Emergency admissions have always been the most challenging to effectively manage as it is crisis management and acute assessment. Learning disability nurses who regularly support emergency admissions must make friends with their Emergency Department (ED) matrons and sisters. All nurses, from whichever branch want to do the right thing for their patients, but confidence and competence are harder to build and maintain when they do not regularly see patients with learning disabilities. Work with ED matron and sisters to develop a fast track assessment pathway for patients with learning disabilities. If there’s a suitable quiet separate room in the ED, negotiate the use of this for patients who may be struggling with the noise levels in a busy ED. Make sure the hospital passport is there and is up to date and negotiate any additional support the person will need if admitted.

This is also the time to get acute staff thinking about the Mental Capacity Act and best interests principles so they can effectively and legally deliver quality care.

Once the person is on a ward, an ALN is best placed to liaise with nursing staff and carers/relatives to ensure that everyone is working together. It is concerning that in parts of the UK there is a reduction in the Acute Liaison service, as this is, in my opinion, a vital role for people with learning disabilities. The ALN can ascertain if there are any specific ways the person likes to eat/wash/mobilise/take medication etc and then support the ward staff in the delivery of this. They can also establish and support with communication plans and discharge care planning. ALNs are collaborators, they bring together hospital and community staff to plan and deliver acute care, rehabilitation and post-discharge follow up support to people with learning disabilities and their care teams.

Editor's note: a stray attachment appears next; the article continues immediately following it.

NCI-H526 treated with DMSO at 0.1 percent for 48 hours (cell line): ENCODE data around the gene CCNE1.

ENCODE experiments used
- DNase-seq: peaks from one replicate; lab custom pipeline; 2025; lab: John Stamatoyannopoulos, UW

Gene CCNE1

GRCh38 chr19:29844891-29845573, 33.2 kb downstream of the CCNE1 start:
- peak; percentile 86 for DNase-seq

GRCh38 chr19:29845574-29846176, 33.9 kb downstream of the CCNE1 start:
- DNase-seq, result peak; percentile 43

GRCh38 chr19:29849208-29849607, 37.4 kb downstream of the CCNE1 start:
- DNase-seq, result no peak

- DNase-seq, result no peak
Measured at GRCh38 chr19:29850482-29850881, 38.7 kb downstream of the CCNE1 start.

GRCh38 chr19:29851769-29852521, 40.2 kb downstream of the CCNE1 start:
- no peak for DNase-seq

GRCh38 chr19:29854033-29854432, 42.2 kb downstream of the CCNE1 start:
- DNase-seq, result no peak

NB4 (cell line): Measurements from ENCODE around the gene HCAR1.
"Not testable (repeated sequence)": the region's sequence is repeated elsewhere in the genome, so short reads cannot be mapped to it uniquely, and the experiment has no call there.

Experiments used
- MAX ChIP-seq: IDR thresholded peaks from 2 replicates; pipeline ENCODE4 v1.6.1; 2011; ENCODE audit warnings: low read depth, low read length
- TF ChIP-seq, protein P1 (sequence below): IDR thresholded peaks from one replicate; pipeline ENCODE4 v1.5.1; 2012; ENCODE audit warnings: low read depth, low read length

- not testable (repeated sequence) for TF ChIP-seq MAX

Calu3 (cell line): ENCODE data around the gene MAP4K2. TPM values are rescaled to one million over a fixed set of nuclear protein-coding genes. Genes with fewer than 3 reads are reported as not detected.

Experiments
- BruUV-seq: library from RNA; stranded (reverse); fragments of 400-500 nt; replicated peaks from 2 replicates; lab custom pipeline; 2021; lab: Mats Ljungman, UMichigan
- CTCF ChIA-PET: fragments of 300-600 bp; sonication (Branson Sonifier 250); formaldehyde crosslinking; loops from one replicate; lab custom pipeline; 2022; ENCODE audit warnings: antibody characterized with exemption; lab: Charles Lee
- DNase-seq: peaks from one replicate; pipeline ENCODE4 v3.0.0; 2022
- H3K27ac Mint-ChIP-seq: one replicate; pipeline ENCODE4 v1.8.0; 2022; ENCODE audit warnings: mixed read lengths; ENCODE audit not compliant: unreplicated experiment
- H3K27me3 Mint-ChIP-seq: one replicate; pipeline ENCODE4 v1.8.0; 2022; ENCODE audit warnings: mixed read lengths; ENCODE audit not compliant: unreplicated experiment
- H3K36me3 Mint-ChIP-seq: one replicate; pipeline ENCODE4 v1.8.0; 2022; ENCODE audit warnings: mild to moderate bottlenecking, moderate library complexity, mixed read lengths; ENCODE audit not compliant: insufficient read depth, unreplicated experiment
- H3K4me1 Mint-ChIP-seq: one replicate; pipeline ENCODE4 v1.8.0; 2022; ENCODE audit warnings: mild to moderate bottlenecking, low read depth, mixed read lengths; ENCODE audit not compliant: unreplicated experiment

Learning disability nurses must be collaborative nurses.

And once the person is discharged home, LDNs are a key part of the follow up team, updating hospital passports and care plans, advising carers about early warning signs of deterioration, teaching carers how to manage any new condition the person is now living with and supporting the person and their carers to adjust to any changes. It is at this point that the role of the LDN reverts back to admission avoidance, baseline monitoring and health promotion and education for all.

Follow this link for Mencap’s Treat Me Well campaign.

And this link for a short video on what it might feel like for a person with a learning disability to go to hospital.